While it is far from the only company to release disappointing third-quarter results, chip and graphics card manufacturer Nvidia Corp. (NVDA) represents an acute shift in the industry. According to a report by CNBC, the chip maker saw its stock fall by nearly 20% from Thursday to Friday following the release of its fiscal third-quarter report. This marks an important chapter in the company's story after its fortune was made in part by intense demand over the past two years for graphics cards used to power cryptocurrency mining rigs. However, the digital currency industry of late-2018 is far removed from that of two years ago, let alone earlier this year. How has the decline of the cryptocurrency space in recent months contributed to Nvidia's trouble, and that of other chip makers?
Revenue Off the Mark
First, it's important to note that Nvidia's reported revenue of $3.18 billion was shy of analyst expectations of $3.24 billion, while the earnings per share of $1.84 came in higher than the expected $1.71. Revenue guidance for the fiscal fourth quarter suggests that the company is expecting $2.70 billion in revenue, while CNBC reports the Refinitiv consensus estimate is $3.40 billion.
This is not the first quarter in which Nvidia failed to meet investor expectations. In the second quarter of the year, for instance, guidance levels were below expectations, even as earnings and revenue estimates exceeded. Part of the problem in that quarter was a decline in cryptocurrency mining products; unfortunately for Nvidia, this trend continued in the third quarter.
Changes to the Cryptocurrency Industry
According to CNBC, graphics processing units (GPUs) like the ones made by Nvidia have become less profitable as a means of mining for digital currencies. In order to mine for digital tokens, computers compete with one another to solve difficult mathematical puzzles. When the prices of leading coins like bitcoin and ethereum fall, as they have since the beginning of the year, so too does the incentive for miners. After all, the costs associated with mining, including the equipment and electricity, can be significant.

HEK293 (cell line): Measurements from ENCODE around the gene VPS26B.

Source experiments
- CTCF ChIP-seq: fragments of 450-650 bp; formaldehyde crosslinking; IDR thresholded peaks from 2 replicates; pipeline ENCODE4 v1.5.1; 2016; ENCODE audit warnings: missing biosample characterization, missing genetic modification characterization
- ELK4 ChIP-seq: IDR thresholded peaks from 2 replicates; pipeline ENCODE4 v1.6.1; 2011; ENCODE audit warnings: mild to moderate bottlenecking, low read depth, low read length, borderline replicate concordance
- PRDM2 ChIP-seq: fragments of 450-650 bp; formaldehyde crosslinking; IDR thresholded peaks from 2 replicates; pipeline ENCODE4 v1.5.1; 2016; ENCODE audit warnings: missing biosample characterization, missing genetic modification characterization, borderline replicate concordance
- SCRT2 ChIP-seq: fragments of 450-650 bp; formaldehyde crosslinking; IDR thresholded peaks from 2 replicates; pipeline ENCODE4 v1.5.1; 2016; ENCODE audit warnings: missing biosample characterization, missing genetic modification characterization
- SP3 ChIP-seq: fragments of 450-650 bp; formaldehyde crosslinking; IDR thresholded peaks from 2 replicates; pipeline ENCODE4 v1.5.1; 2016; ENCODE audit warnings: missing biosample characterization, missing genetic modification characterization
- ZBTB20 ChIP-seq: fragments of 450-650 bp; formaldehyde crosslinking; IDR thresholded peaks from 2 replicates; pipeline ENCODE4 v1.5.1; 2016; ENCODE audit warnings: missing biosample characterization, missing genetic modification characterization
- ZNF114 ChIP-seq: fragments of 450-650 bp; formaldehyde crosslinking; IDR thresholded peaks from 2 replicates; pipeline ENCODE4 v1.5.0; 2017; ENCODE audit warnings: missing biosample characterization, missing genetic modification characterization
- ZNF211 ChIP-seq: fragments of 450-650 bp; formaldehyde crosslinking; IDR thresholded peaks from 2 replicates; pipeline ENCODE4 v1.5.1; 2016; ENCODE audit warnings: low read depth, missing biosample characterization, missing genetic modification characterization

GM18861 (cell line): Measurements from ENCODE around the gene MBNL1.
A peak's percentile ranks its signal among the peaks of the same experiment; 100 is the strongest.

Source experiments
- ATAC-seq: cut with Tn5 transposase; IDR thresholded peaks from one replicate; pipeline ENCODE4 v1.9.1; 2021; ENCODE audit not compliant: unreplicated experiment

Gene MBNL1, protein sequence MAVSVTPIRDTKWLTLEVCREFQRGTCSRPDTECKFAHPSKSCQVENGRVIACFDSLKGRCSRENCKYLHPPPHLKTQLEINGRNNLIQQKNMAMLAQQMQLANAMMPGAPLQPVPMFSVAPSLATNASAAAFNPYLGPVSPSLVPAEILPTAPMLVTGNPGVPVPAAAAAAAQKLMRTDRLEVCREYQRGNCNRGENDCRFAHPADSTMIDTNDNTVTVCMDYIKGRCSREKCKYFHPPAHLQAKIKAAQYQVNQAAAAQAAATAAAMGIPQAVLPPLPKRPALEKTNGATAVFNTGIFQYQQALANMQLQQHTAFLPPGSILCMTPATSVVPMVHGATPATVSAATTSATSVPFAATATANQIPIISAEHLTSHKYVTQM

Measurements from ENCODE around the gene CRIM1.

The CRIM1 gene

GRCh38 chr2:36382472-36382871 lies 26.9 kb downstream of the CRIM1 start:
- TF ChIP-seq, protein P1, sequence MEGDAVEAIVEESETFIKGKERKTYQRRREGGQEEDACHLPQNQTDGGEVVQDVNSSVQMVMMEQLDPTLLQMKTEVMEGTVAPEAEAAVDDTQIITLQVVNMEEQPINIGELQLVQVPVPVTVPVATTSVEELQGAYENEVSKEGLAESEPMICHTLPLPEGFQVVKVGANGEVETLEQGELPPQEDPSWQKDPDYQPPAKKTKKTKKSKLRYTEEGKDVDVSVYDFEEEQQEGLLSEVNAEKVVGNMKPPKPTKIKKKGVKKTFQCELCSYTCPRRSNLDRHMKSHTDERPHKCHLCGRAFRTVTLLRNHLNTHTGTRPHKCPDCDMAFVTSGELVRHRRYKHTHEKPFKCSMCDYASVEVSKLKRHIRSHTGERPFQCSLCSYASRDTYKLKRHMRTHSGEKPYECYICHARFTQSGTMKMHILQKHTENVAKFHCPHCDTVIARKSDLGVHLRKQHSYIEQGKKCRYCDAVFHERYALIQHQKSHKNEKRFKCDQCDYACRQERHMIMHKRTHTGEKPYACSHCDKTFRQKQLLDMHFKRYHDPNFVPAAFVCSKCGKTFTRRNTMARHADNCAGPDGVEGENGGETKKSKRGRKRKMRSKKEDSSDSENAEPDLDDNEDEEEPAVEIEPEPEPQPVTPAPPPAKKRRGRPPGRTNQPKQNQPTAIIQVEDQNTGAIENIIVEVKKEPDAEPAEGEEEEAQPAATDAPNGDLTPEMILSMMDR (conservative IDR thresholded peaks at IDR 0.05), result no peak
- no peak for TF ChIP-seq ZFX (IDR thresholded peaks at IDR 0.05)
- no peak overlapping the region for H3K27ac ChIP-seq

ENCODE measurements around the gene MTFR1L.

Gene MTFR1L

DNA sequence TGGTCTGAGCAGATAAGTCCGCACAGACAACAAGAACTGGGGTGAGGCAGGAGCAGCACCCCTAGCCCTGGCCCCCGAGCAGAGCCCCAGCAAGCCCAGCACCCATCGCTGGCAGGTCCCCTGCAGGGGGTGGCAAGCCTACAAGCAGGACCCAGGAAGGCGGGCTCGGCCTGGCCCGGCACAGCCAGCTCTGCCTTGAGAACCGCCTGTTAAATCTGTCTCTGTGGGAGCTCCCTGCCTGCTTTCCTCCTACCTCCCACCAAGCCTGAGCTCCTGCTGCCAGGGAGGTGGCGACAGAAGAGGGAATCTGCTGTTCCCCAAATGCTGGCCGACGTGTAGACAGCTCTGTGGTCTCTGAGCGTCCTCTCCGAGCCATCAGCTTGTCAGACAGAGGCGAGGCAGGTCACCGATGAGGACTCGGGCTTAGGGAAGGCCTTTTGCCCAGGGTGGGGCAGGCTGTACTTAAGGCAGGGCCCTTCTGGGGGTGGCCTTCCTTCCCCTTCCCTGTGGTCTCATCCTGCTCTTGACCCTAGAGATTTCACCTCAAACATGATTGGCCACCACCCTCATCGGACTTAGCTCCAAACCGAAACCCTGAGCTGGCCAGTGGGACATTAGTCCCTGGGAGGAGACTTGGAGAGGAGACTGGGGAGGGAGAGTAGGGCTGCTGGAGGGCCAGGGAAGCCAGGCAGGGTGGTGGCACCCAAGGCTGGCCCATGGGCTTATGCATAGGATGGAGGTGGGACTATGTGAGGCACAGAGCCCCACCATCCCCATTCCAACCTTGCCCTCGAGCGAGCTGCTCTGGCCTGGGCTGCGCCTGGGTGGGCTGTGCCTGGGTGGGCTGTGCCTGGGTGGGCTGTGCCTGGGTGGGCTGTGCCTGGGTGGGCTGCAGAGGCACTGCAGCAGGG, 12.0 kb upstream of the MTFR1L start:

In a press release accompanying the financial report, Nvidia Chief Executive Officer Jensen Huang indicated that "our near-term results reflect excess channel inventory post the cryptocurrency boom, which will be corrected." CNBC notes that the company saw a $57 million charge last quarter as a result of older products and relating to the waning demand for digital currency mining. The company's chief financial officer, Colette Kress, explained that Nvidia's "Q4 outlook for gaming reflects very little shipment in the midrange Pascal segment to allow channel inventory to normalize." Nvidia is not alone in having lost out as a result of the decline of digital currencies: competitors like Advanced Micro Devices Inc. (AMD) also posted losses in Q3.
What Comes Next?
As time goes on, it appears that the cryptocurrency boom of 2016 and 2017 may have been an isolated occurrence, rather than a wholesale and revolutionary shift to the broader financial and computing worlds. As such, Nvidia can no longer rely on intense demand for its cryptocurrency-related products to continue to drive revenue quarter after quarter. Fortunately, Huang suggests that the company is diversifying its offerings into other areas, even as it aims to adjust its practices to account for the changes to the digital currency space.
Huang noted that the company's "market position and growth opportunities are stronger than ever" and that Q3 saw Nvidia launch "new platforms to extend our architecture into new growth markets—RAPIDS for machine learning, RTX Server for film rendering, and the T4 Cloud GPU for hyperscale and cloud."